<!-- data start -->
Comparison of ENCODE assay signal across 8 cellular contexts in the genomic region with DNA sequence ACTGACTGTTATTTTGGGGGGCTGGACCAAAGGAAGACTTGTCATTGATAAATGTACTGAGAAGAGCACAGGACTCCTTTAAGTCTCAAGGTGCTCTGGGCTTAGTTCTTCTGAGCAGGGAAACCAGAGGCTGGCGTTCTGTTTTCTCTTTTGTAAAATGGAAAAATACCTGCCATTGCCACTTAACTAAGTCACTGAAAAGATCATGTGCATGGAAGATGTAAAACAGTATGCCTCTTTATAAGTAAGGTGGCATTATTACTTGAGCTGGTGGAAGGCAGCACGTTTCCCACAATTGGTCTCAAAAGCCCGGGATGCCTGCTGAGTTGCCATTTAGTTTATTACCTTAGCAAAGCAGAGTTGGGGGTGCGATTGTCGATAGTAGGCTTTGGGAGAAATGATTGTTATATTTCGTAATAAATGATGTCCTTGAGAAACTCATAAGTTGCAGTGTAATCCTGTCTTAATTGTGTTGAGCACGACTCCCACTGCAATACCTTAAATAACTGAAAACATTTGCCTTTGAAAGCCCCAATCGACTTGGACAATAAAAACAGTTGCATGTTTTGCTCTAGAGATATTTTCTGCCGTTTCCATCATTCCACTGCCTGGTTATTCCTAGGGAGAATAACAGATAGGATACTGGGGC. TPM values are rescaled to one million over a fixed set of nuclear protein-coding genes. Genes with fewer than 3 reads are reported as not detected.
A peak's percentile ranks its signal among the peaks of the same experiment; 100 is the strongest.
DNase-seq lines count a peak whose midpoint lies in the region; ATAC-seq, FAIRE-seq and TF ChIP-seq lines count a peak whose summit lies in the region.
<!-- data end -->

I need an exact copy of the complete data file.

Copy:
Comparison of ENCODE assay signal across 8 cellular contexts in the genomic region with DNA sequence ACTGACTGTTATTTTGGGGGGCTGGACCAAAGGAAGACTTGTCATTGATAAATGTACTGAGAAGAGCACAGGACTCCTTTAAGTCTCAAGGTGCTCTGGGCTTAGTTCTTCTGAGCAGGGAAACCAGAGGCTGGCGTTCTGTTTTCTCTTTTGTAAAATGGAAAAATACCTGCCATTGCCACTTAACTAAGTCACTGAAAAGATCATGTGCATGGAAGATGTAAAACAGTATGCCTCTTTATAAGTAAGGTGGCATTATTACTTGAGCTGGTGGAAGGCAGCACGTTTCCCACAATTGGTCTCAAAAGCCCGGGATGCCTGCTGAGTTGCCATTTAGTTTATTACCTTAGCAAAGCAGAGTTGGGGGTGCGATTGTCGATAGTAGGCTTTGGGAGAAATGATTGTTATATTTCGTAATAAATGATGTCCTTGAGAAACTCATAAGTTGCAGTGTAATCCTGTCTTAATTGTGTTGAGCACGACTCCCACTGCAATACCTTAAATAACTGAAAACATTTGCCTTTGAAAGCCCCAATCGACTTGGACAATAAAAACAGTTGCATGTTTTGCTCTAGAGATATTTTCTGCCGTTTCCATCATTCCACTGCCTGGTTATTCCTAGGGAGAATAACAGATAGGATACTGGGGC. TPM values are rescaled to one million over a fixed set of nuclear protein-coding genes. Genes with fewer than 3 reads are reported as not detected.
A peak's percentile ranks its signal among the peaks of the same experiment; 100 is the strongest.
DNase-seq lines count a peak whose midpoint lies in the region; ATAC-seq, FAIRE-seq and TF ChIP-seq lines count a peak whose summit lies in the region.